The chief reason why we can't see ourselves as others Bee us is that love is blind. The present is the future from which we so much.
WOMEN'S CHAT. Daring the Queen's sojourn in the Isle of Wight, much of her time was spent in the open air. In the morning, the donkey chair was in requisition, as usual, in the afternoon carriage exercise of an unusually prolonged character was the order of the d ty. Her Majesty can now drive at Osborne for more than eight miles without going outside her own domain. A most beautiful wood frames the velvety lawns, the terraces and gardens of Osborne House. The one break in the green belt is of a brilliant blue and silver It is the Solent, alive with white winged yachts, and huge steamships, and in its turn bounded by the misty, outline of the Hampshire shore. In such a fair setting, the Queen's house is proudly set. —o— The death of the Hereditary Prince of Saxe Coburg, will make a considerable difference to the pre-Easter London season, and trades folk are anticipating a bad time again. The Prince was little known in this country, but be was an important member of our Royal House, and though only 14 days general mourning has been ordered by the Queen for her grandson, black will be donned in the fashionable world until Easter is with uq. Black Loilettes lend them- selves so well to renovations, and various forms of trimming, and ornamentation, that folks will push on, and postpone ordering gowns, and this means a great loss to milhners and dress- makers. —o— At one time scarcely a week was allowed to pass by without some announcement being made regarding Miss Balfour's matrimonial in- tentions, but of late such little paragraphs have ceased to appear, possibly to the satisfaction of all concerned. It is well known in her own circle, that Miss Balfour will never leave her brother unless he should make ap his mind to take a wife. She usually dresses in brown, but always exceedingly well, and can hold her own conversationally, with any politician of the day. -0,- The recent deplorable weather has driven a good many folks abroad, but London is by no means so deserted as tome people would have us believe. Such baits and receptions as have already taken place, have been well attended, indeed rather too well attended for some of the guests' comfort: Will the aristocratic hostess, ever wake up to the fact that true hospitality charges itself with the comfort of her guests, and forbids the inviting of more people than her rooms will hold ? Who that has spent half an hour on a hot night in ascending a crowded staircase inch by inch, wedged in between an overflowing dowager, and a pair of sharp el- bows but must revile the practice of over, crowding, that now prevails? -0- There are a few great women who steadily set their faces against it, but the majority of London hostesses would not think their parties successful unless tney assumed a condition of congestion. It is bad enough in the afternoon, but a thousand time worse in the evening, when artificial light adds its inevitable heat to the discomforts of the crush, and when the danger of draughts from open windows is intensified by the low gowns of the women, and the thin garments of the men. Society stands in need of reformation in several little items. —o— When wecome to consider the matter, how very meaningless our native greeting—' How do you do ?'—seems. Frequently it is omitted altogether, and as we clasp hands, we plunse into conversation in a way most characteristic of the nineteenth century. I bad no idea, I should meet you here.' *I What an age it is since we met,' or some such words, instead of the old greetings. The French national greeting is familiar to most of us. How do you carry yourself?' The Italian greeting takes the form 'How do you stand?' The Swedish How can you ?' The Russian "How do you live on ?' The Spanish Go with God,' The Egyptian 'How do you perspire?' The Arabian 'Thank God, how are you.' The Persian May the shadow never grow less.' —o— Many and varied have been the conjectures, as to how the mode of shaking hands in mid air arose. As a matter of fact it owes its origin to an accident, and one in which the Princess of Wales played a leading part. Her Royal high- ness was bidding adieu to a guest—a well- known Society leader—at the entrance of Sand- ringham Hall, when the latter slipped down a step, and so the final motion of the greeting was necessarily conducted at a much higher angle than was then usually the ca&e. The out- come of the episode was, that on its being ref- lated in society, the 'Princess handshake' be. came a social vogue. -0- No Austrian would dream of receiving a woman's extended hand without having to kiss it. Girls and young married women too, do not, however lofty their station* consider it in ■ ■ any way beneath their dignity, to kiss the hands of women who have attained a certain age, and the result is, that in Austria, a greater degree of sympathy prevails between young and old women, than perhaps anywhere else in the world. Children, even when grown up, in variably touch the hands of their parents with their lips, before venturing to raise their faces for a kiss. —o— In one of the London weekly publications, a correspondence has been going on for some considerable time, concerning tight lacing. A goodly number of the letters are in favour of the practice, and far from doing any harm, the writers are convinced tihat good results follow from drawing the laces tighter and tighter, as time goes on. How anyone, with a grain of sense left, can write such rubbish, and, worse still, believe it, passes my comprehension. Cor- sets should be in reality, what they are some- times called-viz, stays, and should give just that support necessary, without causing the slightest feeling of compression. Tight-lacing not only means ill-health, but in numbers of cases it has led to fatal results, and when it is indulged in no real beauty is gained, for a small waist with big shoulders and hips is any thing but desirable. Moreover, a tmy wasp- like waist is no longer considered good form. -0- Foi evening gowns, the trimming of the hour is undoubtedly chenille, and lace is as lavishly used as ever. For cloth or serge coats and skirts, a silk mohair braid is appropriate and durable, and as it is by no means difficult to apply, any girl of average cleverness with her needle may renovate, and bring up-to-date, a plain coat and skirt. Some of the most elabo rate of afternoon toilettes fashioned of the finest cashmere, or smooth silky face cloth, have the skirt and bodice half covered with a floral and scroll design worked in narrow rib- bons, and the combination is exceedingly rich and elegant. —o— Pillow-lace work is the latest craze among fashionable women; It shows off beautiful hands and brilliant rings to perfection, and this may have something to do with its present popularity. Up to the commencement of the present, century, all lace was made with a needle, on a piece of green parchment upon which the pattern had been printed or traced. The main lines of the pattern are formed of threads laid over this tracing, and attached to the parchment by a few stitches. The needle is then employed to cover and connect these threads, so as to complete the pattern. — o— For pillow-lace, the implements used consist of a pillow or cushion, a series of bobbins, round which the thread or silk employed is wound, and pins, which are stuck into the cus- hion, and around which the threads are twisted the pattern being determined by the disposition of the pins, and this again being regulated by holes pierced in a piece of parchment, which is laid upon the cushion. —o— Savoury Devilled Roes.—Take some fresh fish roes of any kind, butter some hot toast, spread it sparingly with anchovy paste, lightly fry tne roes in hot butter, place them on the toast and raerve hot. Season with cayenne I peper and squeeze a few drops of lemon over each roe. MADGE.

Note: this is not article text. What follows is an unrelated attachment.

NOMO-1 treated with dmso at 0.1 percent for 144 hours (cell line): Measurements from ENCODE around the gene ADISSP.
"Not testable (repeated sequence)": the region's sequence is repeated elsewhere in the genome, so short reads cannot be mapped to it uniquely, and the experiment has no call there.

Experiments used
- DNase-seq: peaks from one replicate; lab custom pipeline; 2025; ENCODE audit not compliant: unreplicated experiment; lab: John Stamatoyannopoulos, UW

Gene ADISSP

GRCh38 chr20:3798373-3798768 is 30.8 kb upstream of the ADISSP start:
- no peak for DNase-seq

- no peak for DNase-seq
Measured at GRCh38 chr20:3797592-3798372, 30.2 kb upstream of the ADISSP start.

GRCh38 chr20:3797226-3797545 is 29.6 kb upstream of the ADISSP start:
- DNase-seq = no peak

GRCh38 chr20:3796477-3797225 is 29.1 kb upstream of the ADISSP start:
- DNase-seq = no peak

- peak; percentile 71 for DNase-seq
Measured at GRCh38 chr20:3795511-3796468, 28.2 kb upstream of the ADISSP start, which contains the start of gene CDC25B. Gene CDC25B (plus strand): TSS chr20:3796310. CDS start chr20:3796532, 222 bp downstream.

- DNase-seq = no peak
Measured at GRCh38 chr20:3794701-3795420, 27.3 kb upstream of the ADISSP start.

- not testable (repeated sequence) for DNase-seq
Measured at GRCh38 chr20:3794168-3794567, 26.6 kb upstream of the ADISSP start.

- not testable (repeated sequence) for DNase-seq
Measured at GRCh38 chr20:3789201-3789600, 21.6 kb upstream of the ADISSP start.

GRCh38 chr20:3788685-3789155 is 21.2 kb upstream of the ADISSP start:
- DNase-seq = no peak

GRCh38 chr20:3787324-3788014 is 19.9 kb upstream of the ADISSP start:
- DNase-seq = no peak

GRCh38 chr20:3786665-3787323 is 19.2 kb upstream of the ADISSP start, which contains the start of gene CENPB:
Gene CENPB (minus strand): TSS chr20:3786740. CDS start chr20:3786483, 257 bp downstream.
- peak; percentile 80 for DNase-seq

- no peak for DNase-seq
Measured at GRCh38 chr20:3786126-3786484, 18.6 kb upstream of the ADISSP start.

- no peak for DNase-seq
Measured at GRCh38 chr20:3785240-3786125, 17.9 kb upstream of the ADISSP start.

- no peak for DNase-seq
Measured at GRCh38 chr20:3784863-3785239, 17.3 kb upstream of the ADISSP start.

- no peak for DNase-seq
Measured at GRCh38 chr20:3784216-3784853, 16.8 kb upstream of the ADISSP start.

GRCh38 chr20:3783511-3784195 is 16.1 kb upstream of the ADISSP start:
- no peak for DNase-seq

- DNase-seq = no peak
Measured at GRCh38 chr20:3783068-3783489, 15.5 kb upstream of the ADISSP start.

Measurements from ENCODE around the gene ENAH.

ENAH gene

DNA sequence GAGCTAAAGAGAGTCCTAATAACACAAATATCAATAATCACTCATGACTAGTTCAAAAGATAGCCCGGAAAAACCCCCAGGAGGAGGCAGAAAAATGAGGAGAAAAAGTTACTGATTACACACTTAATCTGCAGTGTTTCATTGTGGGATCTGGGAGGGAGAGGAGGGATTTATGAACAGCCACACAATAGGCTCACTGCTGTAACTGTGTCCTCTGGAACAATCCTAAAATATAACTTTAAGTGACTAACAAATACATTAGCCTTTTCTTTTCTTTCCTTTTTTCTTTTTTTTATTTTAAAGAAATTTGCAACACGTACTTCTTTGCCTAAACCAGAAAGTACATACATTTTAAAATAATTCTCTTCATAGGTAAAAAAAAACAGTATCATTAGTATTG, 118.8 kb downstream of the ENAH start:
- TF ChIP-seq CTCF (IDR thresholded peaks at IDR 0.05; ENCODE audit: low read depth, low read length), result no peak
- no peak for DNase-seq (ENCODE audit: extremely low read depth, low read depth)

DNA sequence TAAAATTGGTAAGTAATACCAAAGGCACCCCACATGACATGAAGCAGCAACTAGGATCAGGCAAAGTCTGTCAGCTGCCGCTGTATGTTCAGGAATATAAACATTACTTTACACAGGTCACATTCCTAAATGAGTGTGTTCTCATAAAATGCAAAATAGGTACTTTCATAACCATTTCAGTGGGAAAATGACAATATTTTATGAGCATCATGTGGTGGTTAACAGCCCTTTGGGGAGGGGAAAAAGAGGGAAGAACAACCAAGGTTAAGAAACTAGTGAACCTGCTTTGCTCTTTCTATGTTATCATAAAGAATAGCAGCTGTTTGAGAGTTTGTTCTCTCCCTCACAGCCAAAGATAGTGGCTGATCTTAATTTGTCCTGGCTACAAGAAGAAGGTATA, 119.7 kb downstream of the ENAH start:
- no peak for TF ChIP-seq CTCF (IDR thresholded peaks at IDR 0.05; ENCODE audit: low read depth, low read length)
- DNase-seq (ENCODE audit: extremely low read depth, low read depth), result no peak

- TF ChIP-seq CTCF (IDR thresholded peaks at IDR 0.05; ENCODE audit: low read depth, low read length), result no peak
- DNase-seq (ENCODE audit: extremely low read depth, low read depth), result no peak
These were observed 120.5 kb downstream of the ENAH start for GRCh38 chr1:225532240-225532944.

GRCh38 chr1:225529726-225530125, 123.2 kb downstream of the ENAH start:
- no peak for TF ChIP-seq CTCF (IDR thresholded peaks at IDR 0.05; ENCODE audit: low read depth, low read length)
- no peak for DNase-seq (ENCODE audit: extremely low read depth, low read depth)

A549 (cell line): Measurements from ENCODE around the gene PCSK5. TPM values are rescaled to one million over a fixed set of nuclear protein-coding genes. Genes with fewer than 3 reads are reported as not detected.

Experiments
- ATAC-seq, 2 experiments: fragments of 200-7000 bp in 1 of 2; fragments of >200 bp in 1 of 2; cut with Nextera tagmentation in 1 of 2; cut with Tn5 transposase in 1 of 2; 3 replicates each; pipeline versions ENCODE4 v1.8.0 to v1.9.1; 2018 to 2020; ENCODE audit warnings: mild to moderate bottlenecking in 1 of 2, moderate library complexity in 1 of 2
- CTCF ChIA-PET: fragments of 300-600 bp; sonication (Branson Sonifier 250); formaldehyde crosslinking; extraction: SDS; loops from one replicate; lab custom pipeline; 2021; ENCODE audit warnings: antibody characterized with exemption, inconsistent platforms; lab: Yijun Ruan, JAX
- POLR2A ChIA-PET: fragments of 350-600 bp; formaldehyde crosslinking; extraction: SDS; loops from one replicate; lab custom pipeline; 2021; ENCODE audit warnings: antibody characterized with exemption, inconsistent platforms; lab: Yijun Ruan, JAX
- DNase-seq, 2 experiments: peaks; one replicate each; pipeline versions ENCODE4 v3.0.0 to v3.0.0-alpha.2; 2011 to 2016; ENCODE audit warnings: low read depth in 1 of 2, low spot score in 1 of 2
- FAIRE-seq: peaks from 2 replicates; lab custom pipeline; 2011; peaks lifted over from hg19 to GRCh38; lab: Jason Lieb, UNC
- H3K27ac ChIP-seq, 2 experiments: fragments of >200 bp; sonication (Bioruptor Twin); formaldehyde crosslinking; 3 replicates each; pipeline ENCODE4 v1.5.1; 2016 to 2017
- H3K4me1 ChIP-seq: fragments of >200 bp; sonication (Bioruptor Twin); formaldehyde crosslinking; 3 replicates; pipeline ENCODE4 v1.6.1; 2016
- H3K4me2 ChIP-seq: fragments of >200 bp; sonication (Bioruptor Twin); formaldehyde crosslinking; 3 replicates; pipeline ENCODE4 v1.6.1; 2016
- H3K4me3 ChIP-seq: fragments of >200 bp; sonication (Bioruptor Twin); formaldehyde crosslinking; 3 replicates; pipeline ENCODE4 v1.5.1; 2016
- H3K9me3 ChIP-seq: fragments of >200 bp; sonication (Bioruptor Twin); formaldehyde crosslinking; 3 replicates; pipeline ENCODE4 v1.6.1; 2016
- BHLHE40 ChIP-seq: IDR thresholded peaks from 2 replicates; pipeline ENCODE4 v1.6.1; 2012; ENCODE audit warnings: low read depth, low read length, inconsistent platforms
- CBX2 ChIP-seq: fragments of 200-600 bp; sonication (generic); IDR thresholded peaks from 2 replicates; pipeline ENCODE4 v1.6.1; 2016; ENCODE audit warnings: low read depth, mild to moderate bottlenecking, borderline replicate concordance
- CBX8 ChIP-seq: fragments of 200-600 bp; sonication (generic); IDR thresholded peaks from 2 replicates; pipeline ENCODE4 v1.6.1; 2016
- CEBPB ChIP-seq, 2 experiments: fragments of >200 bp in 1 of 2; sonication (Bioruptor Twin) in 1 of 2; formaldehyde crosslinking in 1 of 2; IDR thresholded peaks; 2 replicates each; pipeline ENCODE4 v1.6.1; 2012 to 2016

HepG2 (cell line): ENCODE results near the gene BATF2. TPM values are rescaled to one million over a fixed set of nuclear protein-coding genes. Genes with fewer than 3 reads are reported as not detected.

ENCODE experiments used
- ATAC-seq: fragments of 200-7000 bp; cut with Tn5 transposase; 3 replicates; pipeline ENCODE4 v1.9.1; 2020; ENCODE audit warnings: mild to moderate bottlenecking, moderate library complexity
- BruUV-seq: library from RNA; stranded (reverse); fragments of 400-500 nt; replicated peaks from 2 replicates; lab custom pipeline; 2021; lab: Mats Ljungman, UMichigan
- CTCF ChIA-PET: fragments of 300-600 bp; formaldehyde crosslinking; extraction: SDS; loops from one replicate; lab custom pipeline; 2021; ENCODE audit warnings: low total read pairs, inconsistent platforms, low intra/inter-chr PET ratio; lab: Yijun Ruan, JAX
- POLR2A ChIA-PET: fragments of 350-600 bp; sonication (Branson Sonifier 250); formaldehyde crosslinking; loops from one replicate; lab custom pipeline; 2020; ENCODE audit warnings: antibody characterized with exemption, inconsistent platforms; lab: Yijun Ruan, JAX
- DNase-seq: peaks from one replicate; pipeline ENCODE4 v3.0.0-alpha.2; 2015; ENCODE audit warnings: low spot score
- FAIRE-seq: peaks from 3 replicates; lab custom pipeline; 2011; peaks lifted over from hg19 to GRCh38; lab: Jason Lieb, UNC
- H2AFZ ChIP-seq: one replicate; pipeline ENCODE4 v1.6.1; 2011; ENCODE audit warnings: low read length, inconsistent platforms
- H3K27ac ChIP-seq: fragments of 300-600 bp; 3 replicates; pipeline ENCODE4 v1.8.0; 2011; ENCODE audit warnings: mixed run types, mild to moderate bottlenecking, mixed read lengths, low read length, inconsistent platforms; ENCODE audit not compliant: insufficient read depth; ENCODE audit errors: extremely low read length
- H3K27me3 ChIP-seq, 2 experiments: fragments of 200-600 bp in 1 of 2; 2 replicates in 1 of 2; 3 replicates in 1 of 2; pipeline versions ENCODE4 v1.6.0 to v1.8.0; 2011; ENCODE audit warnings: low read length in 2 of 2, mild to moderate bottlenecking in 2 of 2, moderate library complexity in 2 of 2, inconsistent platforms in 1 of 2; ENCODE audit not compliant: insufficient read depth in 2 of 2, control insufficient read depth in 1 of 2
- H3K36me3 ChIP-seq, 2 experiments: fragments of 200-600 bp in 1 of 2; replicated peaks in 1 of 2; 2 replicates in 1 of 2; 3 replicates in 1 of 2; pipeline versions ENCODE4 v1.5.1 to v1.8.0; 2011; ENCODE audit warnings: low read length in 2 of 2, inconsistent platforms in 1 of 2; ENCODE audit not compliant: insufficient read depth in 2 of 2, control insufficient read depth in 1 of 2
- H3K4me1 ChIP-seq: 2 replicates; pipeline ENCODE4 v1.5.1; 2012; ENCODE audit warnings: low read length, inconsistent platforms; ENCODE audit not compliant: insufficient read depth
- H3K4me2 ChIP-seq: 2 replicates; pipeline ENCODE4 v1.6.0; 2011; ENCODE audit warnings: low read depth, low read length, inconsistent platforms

Hobson's Choice—Kisses. An average of 1,000 pigs are eaten in London every day. Two thoueand species of fish are known to exist in the Amazon. She Women rarely talk in their sleep.' He: 'No, they talk too much in the day for that.' Woman at the Door Have yOU ever known what it is to live?' Waggles: Madam, I oncet wurked in a brewery.' Blink 'Is there anything worse than to have a guest that you can't amuse ?' Wink: f Yes, to be the guest of a man that: can't amuse you.' Doctor That ugly wardrobe had better be put where nobody ever sees it.' Buttons: 'Yes, sir. How would the con- sulting room do?' She: 'Jack is paying her marked attentions. He hasn't any money, has he?' He: 'No. But he has expect itions.' She: From whom ?' He: From her father.' Brown is weak financially, isn't he ?' 'He hasn't much;money, but he gives employ- ment to a great many mea.' Who are they ?' Other people's bill- collectors.' Boggs: 'How is it that your hair is quita white, while your beard is very dark.' Noggs: 'It's the most natural thing in the world.' Boggs: 'Indeed?' Noggs It is thirty years older.' Bobbles: I hear you are in business for yourself now.' Wiggins: 'I thought I was, but from the little I get out of it it appears that I am in business for other people.' Weary Watkins: You look like a kind lady, miss.' Miss 'I am.' And could you give a poor starving man a copper ?' No, I am not of that.knd.' He: Do you believe in woman taking man's place ?' She Yes; in a crowded railway carriage.' • Did you ever try to stop a dangerous dog by catching his eye ?' 'No I can't run backward.' Pa, what sort of a house is that ?' That, my son, is the blind asylum. Blind people liye in there.' They can't see, can they ?' No, my boy.' Then what has the house got windows ior if they can't see V